A diverse group of citizens is working to build a nationally significant park and on the morning of October 18, they plan to break ground.
The group’s members are from cities coast to coast but most are from Anniston, Alabama, where the iconic “bus burning” took place on May 14, 1961. Known as the Freedom Riders Park organization, they plan to memorialize the exact location where the bus was burned and the nation’s commitment to civil rights was fueled forever.
“This will be a place for education, contemplation and reflection that shows how a bad event triggered good things, unity and wonderful partnerships,” said Bill Harbour, Freedom Riders Park Committee Co-Chair and Freedom Rider who rode a bus before his own imprisonment and life-changing ordeal.
State Representative Barbara Boyd has envisioned this park for well over a decade. “So many partners have come together to help make this happen. For example, the Alabama Department of Transportation transferred the land to our Calhoun County and soon, their road department will scrape off some land and help us all see the future of this park,” she said.
Nearby Jacksonville State University has been helping to move the project forward through its Environmental Policy and Information Center and Director Pete Conroy, who also serves as a Freedom Riders Park Co-chair.
“It’s been terrific to have so many people join us to envision this park,” said Conroy. He continued, “From planners, businesses and students to movie stars, tourism advocates and architects, those who come in contact with the project want to help.”
Harvard University Loeb Scholar, California architect and Freedom Riders Park Advisory Committee member Steve Lewis has served as President of the National Organization of Minority Architects and envisions the park as a type of national monument. Lewis says, “Projects such as Freedom Riders Park are significant inasmuch as they preserve the story of our time for future generations to refer to in order to gain a better understanding of who we are as a society.” He continued, “Citizens of today deserve to understand and pay tribute to events, however difficult and painful, that helped move us forward to a better place.”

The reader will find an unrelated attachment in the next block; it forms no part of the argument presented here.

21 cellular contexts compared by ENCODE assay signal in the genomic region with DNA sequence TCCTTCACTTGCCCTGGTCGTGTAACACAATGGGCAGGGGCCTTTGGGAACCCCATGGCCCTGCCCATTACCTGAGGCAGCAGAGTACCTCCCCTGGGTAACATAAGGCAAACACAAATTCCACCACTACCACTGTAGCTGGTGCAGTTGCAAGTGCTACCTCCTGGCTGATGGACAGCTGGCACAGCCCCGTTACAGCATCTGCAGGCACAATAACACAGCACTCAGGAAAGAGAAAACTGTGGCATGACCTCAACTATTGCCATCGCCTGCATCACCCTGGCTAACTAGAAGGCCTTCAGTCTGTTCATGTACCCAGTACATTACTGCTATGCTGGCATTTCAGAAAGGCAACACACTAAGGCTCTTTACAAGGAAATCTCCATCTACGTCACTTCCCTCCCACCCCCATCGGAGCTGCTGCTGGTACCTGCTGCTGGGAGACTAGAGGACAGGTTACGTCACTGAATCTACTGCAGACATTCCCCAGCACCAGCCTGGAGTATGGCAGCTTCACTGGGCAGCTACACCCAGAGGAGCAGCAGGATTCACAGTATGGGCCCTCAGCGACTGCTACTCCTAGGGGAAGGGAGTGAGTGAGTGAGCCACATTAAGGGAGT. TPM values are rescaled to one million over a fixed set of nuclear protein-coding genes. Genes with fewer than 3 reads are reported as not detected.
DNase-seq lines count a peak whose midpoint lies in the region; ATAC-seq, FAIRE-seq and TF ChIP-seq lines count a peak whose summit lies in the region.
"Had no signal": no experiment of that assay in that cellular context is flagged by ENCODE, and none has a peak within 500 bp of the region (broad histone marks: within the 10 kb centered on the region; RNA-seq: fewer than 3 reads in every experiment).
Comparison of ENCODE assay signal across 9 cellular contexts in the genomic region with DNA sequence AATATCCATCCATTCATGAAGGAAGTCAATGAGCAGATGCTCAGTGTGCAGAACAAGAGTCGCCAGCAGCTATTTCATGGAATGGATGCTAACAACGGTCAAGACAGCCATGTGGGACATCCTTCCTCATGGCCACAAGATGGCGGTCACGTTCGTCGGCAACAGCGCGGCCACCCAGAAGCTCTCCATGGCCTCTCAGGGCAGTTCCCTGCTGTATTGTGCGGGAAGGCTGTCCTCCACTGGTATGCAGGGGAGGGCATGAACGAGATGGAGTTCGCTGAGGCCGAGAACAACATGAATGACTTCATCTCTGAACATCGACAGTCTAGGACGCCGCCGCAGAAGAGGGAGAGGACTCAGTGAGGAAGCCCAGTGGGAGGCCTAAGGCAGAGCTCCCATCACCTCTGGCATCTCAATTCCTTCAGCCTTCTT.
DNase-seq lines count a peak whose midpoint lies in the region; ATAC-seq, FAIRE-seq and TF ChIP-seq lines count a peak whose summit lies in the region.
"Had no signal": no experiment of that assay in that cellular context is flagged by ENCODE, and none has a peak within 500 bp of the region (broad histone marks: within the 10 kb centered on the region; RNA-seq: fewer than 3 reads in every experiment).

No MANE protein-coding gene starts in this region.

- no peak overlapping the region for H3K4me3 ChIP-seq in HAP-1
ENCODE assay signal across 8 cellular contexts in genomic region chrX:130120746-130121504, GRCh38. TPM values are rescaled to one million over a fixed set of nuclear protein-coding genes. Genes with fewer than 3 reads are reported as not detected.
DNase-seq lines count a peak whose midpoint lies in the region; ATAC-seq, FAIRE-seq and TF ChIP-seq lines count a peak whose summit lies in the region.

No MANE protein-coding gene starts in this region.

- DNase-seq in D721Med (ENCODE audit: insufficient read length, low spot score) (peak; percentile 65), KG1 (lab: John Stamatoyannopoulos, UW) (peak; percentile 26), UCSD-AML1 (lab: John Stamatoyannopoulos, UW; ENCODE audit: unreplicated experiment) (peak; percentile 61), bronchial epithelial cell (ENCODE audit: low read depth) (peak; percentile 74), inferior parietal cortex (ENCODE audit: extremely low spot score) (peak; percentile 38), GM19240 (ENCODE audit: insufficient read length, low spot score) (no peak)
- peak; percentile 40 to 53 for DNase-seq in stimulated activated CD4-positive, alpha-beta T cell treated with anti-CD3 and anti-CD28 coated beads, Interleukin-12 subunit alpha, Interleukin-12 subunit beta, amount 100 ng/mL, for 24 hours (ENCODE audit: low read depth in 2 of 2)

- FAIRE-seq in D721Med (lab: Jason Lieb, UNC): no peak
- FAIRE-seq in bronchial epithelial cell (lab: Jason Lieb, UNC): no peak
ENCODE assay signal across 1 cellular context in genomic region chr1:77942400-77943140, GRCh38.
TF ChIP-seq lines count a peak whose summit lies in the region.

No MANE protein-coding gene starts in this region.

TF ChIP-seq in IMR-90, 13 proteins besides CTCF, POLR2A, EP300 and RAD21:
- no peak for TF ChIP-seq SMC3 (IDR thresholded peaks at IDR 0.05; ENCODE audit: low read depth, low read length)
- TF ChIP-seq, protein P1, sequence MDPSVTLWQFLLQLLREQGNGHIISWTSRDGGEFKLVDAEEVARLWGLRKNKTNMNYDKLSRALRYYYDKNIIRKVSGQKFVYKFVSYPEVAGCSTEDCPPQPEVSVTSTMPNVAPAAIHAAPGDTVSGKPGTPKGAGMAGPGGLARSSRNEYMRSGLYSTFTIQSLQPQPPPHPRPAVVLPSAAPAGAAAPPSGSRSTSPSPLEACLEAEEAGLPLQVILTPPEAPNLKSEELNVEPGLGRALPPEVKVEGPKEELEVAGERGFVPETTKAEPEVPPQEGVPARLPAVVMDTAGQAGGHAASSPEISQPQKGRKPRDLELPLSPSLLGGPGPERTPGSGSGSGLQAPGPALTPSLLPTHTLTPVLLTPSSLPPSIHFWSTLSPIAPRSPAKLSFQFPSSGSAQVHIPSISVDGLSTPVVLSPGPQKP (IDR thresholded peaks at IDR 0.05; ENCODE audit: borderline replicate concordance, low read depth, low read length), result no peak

The October 18, two-part event will be free and open to the public. It will begin with a ceremony at the park’s future location on Alabama Hwy. 202. The location is near Anniston, a mid-point between Atlanta and Birmingham as the bus had planned to travel before it was met with misguided anger and violence.
The morning groundbreaking event begins at 9 a.m., with featured musical and guest presentations at 10 a.m. Speaking will be Bill Harbour, Freedom Riders Charles Person and Hank Thomas, as well as Janie Forsythe McKinney, who, as a young girl, brought water to Mr. Thomas after he fled the burning bus.
The evening event begins at 6 p.m. in the JSU McClellan Center, where the celebration will feature guest speakers and a special performance by basso profundo, opera sensation K.B. Solomon. Solomon will present his nationally acclaimed Paul Robeson tribute, “Speak of Me as I Am.” Pianist Dr. Andy Nevala will accompany him.
“I’m so pleased to have the opportunity to visit my Anniston home, experience the excitement of a new unity and perform to what is sure to be my favorite audience ever,” says Solomon.